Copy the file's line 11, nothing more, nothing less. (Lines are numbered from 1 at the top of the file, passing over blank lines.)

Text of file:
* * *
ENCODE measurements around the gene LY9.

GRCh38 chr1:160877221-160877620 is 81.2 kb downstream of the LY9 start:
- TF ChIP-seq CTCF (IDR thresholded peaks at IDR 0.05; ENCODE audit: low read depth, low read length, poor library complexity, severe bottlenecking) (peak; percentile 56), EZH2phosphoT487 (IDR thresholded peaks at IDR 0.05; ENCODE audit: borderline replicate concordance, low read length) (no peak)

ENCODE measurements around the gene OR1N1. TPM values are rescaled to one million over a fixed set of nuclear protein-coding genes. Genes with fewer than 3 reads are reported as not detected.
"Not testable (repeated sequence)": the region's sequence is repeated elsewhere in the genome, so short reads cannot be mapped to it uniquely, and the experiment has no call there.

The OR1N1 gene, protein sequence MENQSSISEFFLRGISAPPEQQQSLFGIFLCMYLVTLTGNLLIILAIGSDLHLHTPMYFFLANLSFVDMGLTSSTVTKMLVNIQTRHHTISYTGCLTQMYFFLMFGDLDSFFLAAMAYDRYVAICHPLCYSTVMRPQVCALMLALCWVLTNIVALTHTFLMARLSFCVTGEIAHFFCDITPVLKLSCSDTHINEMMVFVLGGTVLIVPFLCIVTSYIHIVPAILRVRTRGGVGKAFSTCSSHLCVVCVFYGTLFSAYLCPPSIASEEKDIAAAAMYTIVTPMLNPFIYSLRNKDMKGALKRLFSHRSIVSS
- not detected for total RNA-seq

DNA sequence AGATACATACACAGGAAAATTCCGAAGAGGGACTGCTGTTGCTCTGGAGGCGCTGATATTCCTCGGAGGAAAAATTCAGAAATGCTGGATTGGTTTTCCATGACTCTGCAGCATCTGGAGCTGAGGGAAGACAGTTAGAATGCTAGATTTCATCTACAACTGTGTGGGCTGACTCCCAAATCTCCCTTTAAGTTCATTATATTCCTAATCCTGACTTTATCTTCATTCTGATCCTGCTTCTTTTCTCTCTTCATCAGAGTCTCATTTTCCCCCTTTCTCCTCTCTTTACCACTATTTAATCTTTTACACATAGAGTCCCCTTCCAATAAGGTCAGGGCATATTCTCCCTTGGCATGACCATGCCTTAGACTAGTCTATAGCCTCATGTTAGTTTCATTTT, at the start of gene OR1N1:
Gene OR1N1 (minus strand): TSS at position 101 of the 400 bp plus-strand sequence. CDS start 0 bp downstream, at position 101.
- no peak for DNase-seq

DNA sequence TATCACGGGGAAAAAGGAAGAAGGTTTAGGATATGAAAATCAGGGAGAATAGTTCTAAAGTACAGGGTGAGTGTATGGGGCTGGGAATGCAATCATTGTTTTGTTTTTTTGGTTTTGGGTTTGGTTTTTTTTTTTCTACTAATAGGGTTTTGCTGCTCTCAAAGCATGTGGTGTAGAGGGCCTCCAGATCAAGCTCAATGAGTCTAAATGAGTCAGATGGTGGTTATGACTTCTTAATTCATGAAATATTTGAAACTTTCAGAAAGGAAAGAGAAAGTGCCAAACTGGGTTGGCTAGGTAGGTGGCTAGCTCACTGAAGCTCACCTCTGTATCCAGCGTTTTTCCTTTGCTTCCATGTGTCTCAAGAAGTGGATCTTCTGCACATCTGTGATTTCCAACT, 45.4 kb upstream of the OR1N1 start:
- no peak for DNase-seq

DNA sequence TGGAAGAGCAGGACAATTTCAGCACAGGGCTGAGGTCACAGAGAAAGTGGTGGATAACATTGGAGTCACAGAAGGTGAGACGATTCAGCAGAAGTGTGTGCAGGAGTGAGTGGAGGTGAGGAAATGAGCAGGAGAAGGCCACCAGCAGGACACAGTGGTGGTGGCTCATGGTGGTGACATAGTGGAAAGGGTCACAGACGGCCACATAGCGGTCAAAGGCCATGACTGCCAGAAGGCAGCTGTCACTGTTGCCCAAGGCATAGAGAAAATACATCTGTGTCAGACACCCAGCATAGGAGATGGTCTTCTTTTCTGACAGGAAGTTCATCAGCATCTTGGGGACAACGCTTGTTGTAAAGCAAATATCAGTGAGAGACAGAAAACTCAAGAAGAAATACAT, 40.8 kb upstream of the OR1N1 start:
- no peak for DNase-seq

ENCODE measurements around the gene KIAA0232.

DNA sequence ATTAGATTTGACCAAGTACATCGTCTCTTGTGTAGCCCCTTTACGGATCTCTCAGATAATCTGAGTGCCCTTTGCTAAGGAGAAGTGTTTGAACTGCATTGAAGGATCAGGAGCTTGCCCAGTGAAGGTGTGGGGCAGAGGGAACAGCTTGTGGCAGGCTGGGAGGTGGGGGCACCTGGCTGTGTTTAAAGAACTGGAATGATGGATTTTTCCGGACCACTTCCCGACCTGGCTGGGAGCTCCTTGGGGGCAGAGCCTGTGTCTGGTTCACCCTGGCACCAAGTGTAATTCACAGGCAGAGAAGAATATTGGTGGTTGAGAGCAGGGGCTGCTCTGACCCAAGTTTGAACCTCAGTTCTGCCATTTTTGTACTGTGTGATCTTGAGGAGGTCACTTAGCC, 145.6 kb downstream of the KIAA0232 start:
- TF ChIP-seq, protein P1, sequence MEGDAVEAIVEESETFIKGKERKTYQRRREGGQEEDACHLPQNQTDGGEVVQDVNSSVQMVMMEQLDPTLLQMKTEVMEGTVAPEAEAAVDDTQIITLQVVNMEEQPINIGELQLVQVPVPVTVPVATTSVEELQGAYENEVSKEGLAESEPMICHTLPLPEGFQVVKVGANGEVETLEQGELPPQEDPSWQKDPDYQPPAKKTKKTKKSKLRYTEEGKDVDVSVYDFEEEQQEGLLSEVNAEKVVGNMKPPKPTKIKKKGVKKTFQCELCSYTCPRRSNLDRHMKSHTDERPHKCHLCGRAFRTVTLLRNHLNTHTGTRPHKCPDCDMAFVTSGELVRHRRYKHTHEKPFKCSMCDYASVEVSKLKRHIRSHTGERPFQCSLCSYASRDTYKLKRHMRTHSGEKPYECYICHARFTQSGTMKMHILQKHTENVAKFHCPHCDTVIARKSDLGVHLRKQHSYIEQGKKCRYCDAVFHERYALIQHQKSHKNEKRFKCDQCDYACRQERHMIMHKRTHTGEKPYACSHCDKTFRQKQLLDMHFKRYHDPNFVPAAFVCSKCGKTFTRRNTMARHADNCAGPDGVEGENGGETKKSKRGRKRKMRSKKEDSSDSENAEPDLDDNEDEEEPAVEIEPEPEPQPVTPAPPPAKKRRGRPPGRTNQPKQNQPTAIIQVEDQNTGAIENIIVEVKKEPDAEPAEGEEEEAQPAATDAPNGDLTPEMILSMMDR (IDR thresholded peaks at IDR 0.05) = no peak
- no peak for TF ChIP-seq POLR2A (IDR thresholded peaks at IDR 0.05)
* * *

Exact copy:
DNA sequence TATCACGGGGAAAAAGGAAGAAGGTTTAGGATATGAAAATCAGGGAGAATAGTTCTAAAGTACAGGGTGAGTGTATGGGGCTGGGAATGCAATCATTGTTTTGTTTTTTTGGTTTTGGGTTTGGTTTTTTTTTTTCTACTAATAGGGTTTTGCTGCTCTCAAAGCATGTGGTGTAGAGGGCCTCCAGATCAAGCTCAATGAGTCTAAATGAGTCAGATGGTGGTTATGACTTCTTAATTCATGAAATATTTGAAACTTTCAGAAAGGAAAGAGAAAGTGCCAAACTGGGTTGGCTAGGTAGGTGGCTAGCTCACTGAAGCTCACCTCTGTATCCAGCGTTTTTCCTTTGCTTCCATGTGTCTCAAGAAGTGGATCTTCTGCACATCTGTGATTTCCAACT, 45.4 kb upstream of the OR1N1 start: